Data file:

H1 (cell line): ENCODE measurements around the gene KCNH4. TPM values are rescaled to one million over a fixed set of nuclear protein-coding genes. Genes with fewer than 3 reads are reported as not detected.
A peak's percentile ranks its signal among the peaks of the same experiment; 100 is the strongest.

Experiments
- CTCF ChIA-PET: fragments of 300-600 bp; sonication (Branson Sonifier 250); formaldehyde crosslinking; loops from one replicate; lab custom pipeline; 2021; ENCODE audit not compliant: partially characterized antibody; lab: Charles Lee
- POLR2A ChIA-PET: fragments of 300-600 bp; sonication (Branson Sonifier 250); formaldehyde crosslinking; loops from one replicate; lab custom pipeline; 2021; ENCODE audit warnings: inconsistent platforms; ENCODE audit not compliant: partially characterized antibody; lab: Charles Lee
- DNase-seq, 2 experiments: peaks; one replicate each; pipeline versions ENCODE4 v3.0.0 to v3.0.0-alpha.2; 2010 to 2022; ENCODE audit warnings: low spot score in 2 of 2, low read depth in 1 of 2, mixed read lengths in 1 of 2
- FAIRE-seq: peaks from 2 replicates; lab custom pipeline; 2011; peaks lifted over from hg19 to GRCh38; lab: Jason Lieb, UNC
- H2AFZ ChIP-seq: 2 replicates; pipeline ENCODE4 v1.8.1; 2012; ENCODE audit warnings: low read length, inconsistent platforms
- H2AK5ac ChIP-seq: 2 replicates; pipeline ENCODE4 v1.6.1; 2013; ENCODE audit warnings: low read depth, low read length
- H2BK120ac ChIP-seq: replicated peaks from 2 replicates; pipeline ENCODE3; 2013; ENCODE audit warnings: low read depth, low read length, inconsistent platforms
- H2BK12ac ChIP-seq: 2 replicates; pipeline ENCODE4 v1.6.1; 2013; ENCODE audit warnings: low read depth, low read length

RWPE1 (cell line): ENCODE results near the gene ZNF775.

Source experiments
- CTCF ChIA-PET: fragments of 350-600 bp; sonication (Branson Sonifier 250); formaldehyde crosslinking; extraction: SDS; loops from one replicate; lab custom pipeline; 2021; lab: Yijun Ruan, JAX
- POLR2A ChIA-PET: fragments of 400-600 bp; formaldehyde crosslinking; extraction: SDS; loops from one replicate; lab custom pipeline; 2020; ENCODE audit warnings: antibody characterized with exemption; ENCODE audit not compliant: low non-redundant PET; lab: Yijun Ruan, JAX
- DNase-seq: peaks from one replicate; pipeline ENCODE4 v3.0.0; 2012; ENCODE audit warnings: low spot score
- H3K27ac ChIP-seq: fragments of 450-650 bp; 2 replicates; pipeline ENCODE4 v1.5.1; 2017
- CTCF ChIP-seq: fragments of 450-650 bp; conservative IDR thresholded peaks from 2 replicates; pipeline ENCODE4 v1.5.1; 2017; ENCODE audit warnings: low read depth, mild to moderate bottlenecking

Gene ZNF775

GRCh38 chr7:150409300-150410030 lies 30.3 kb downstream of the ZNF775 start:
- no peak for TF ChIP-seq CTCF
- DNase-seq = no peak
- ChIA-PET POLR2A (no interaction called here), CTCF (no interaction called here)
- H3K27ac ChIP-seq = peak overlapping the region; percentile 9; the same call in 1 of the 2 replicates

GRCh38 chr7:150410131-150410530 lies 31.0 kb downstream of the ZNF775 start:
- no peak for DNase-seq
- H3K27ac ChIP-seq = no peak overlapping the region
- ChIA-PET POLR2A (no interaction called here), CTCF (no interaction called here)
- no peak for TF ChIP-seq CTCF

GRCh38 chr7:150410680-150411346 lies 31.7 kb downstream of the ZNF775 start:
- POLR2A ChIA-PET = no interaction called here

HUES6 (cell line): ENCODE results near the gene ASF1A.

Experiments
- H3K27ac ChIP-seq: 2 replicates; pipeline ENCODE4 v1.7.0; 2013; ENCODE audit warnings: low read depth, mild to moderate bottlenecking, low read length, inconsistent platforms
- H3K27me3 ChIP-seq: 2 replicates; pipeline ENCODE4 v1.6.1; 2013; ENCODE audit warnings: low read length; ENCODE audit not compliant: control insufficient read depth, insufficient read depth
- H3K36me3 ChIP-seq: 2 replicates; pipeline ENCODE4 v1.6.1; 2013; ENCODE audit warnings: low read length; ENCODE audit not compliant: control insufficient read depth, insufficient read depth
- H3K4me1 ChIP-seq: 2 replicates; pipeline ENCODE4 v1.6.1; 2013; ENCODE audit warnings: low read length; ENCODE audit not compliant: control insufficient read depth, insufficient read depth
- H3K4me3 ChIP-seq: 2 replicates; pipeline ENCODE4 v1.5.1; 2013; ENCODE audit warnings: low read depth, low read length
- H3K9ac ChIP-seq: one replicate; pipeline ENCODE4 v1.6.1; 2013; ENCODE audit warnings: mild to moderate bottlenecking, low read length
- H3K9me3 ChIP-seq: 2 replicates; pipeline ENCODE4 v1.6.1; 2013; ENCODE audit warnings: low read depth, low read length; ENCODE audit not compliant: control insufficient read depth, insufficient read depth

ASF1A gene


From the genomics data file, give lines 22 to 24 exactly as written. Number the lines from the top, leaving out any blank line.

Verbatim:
- DNase-seq = no peak
- ChIA-PET POLR2A (no interaction called here), CTCF (no interaction called here)
- H3K27ac ChIP-seq = peak overlapping the region; percentile 9; the same call in 1 of the 2 replicates